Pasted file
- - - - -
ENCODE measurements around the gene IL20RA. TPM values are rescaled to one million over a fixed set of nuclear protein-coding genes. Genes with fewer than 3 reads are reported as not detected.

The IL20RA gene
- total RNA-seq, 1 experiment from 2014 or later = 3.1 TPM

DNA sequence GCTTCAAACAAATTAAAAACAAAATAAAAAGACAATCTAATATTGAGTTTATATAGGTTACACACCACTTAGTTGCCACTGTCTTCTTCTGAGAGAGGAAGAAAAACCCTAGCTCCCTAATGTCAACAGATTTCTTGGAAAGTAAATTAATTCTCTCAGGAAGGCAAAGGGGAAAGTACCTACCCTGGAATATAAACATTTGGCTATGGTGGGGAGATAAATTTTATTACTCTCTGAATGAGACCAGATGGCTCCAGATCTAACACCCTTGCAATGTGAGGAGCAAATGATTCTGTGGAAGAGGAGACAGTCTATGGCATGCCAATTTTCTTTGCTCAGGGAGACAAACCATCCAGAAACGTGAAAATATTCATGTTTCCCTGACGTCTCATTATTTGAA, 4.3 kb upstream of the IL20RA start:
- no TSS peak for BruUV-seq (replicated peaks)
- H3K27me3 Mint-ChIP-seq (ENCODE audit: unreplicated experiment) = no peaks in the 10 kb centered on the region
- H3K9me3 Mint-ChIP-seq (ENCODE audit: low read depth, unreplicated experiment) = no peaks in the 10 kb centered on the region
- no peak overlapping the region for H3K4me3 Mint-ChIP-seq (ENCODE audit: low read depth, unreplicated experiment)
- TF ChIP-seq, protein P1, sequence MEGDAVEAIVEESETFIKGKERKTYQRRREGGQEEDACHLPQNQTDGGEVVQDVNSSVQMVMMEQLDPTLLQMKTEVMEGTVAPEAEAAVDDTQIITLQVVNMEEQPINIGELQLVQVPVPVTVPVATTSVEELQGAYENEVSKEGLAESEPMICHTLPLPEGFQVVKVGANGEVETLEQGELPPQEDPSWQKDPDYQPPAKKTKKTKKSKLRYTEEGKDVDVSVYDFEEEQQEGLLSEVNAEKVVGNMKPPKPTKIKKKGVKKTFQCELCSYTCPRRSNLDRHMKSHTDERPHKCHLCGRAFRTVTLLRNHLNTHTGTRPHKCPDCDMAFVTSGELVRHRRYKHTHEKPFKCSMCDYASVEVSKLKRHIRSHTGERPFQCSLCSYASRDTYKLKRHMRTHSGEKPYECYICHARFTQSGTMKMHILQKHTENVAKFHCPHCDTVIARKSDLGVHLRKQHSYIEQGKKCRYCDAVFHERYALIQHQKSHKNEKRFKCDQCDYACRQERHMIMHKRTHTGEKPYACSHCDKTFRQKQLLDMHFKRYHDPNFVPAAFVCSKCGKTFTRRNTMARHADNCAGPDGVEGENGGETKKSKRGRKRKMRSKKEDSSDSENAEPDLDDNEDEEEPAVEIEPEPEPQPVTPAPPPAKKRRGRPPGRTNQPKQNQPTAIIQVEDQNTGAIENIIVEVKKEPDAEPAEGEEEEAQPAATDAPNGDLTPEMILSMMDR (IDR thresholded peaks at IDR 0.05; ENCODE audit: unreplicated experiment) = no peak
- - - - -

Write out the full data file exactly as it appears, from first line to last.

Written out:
ENCODE measurements around the gene IL20RA. TPM values are rescaled to one million over a fixed set of nuclear protein-coding genes. Genes with fewer than 3 reads are reported as not detected.

The IL20RA gene
- total RNA-seq, 1 experiment from 2014 or later = 3.1 TPM

DNA sequence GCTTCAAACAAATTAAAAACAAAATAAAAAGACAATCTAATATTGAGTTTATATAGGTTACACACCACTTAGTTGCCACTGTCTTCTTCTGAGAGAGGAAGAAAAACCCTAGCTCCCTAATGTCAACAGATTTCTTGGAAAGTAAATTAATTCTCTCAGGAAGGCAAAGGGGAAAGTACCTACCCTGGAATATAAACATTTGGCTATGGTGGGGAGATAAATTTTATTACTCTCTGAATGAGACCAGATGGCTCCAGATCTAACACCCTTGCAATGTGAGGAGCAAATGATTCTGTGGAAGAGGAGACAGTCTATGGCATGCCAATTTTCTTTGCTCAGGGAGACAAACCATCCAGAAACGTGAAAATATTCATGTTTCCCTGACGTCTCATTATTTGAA, 4.3 kb upstream of the IL20RA start:
- no TSS peak for BruUV-seq (replicated peaks)
- H3K27me3 Mint-ChIP-seq (ENCODE audit: unreplicated experiment) = no peaks in the 10 kb centered on the region
- H3K9me3 Mint-ChIP-seq (ENCODE audit: low read depth, unreplicated experiment) = no peaks in the 10 kb centered on the region
- no peak overlapping the region for H3K4me3 Mint-ChIP-seq (ENCODE audit: low read depth, unreplicated experiment)
- TF ChIP-seq, protein P1, sequence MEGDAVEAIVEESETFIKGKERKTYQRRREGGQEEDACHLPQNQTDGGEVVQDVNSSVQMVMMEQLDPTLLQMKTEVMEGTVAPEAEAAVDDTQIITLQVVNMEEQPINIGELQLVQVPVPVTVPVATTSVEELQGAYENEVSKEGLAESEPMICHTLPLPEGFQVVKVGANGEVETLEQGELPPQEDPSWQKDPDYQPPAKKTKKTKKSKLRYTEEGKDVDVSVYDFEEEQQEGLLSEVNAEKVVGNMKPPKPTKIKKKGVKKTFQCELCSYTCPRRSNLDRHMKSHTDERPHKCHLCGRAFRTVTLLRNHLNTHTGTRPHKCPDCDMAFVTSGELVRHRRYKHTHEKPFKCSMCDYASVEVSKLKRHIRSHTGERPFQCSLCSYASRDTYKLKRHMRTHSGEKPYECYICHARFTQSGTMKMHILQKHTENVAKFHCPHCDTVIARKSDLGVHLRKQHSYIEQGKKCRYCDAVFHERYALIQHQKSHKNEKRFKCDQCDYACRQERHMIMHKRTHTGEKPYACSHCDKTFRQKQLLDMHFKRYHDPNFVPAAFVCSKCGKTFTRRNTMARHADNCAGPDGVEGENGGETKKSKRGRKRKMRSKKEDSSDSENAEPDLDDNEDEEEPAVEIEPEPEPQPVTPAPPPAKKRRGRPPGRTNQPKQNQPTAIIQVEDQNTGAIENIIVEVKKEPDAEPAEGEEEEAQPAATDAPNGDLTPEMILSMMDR (IDR thresholded peaks at IDR 0.05; ENCODE audit: unreplicated experiment) = no peak